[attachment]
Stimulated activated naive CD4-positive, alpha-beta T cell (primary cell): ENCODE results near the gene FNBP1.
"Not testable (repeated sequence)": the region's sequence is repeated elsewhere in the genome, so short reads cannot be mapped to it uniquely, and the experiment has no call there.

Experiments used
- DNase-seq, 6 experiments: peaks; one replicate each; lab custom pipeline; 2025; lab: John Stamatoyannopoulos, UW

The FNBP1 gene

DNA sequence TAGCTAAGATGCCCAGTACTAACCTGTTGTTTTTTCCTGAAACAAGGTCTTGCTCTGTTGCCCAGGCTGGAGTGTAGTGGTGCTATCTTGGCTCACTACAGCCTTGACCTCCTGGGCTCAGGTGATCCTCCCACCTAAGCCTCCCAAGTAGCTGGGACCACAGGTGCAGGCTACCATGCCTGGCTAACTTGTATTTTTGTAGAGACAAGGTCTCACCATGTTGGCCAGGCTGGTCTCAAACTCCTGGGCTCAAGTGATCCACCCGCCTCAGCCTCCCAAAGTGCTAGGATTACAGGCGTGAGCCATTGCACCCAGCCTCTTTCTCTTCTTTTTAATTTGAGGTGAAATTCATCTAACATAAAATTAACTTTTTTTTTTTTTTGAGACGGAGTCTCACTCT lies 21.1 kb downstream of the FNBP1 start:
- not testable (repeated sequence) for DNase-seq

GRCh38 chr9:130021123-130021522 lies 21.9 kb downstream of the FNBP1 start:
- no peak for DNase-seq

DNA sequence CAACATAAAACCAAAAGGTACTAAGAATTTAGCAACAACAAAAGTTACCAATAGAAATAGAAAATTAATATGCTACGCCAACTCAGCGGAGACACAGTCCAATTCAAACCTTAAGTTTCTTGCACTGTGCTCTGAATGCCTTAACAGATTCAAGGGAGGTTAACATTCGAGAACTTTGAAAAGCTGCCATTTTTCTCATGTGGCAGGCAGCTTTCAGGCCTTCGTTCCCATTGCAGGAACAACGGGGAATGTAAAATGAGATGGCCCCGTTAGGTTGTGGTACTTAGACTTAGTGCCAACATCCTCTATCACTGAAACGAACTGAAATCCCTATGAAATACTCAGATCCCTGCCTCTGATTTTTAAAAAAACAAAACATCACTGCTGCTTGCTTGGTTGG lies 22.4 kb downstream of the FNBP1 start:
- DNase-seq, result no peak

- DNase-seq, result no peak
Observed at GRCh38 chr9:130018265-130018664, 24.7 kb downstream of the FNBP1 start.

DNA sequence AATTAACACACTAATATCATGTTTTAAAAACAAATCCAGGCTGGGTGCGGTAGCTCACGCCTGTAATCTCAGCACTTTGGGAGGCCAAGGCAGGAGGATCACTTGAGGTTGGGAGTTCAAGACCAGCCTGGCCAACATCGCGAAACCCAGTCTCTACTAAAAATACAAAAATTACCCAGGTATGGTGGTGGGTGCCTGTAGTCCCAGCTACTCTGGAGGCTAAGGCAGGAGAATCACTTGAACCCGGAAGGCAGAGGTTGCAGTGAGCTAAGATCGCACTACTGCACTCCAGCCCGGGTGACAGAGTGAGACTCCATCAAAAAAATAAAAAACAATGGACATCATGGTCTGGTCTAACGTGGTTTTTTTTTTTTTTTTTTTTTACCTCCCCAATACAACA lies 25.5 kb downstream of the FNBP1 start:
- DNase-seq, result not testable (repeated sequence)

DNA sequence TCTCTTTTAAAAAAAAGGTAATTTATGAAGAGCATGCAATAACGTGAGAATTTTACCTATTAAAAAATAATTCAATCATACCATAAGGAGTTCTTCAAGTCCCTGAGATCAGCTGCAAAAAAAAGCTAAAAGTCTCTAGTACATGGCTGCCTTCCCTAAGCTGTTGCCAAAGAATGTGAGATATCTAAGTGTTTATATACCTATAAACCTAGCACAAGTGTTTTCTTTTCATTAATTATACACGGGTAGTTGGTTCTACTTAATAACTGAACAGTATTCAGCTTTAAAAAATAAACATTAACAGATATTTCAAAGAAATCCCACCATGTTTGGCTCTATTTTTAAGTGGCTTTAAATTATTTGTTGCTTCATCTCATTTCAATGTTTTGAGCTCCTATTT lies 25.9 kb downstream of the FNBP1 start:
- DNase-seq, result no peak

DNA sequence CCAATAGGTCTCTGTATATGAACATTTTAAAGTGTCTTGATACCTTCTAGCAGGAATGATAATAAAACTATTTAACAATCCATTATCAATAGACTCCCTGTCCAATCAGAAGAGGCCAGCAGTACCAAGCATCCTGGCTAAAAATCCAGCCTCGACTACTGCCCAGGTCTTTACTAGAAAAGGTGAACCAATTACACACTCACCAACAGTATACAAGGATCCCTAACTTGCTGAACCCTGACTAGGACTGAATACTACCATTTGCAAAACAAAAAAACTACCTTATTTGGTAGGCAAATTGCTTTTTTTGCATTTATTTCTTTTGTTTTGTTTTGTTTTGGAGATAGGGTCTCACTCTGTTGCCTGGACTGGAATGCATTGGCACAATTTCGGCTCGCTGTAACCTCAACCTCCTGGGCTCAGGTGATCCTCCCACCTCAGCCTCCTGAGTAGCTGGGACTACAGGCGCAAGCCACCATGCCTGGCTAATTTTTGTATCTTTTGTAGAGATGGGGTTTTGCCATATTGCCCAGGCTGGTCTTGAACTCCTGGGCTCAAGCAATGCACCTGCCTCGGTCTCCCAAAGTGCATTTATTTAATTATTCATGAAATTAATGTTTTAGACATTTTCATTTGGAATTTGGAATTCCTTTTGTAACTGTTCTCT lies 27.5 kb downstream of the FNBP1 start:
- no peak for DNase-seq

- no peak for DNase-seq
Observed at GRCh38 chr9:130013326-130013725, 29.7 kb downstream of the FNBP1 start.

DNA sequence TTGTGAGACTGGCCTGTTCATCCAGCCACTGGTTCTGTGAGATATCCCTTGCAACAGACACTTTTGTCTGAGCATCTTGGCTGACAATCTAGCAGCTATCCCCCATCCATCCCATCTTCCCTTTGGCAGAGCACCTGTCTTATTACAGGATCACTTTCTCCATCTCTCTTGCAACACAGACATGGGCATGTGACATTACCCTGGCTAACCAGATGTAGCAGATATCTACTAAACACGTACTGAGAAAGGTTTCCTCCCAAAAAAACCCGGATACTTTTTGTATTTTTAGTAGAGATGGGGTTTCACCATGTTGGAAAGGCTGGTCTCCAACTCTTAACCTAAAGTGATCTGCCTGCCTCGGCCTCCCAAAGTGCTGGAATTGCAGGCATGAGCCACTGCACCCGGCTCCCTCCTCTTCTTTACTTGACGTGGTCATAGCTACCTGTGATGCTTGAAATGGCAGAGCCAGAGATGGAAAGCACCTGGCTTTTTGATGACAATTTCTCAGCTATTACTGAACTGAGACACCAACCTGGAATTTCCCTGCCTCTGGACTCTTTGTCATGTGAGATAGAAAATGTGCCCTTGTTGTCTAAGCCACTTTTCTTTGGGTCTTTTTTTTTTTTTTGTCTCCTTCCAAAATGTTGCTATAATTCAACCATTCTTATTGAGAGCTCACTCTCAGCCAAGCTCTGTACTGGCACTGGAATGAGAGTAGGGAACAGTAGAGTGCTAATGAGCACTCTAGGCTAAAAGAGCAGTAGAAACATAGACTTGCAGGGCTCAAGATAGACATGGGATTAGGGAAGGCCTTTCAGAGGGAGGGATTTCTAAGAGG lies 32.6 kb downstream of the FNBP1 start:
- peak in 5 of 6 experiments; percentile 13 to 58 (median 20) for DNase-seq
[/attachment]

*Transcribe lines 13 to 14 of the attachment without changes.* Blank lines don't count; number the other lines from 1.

Observed at GRCh38 chr9:130018265-130018664, 24.7 kb downstream of the FNBP1 start.

DNA sequence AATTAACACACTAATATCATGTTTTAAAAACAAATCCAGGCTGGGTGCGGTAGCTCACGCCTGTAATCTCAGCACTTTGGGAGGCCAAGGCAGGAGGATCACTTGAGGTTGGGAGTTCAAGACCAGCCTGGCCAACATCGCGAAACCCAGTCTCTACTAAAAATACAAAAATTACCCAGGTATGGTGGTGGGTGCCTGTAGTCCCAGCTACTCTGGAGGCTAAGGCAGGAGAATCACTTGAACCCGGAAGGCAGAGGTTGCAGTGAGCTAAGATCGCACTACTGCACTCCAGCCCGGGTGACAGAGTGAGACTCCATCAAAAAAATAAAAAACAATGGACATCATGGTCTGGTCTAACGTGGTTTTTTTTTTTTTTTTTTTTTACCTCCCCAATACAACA lies 25.5 kb downstream of the FNBP1 start: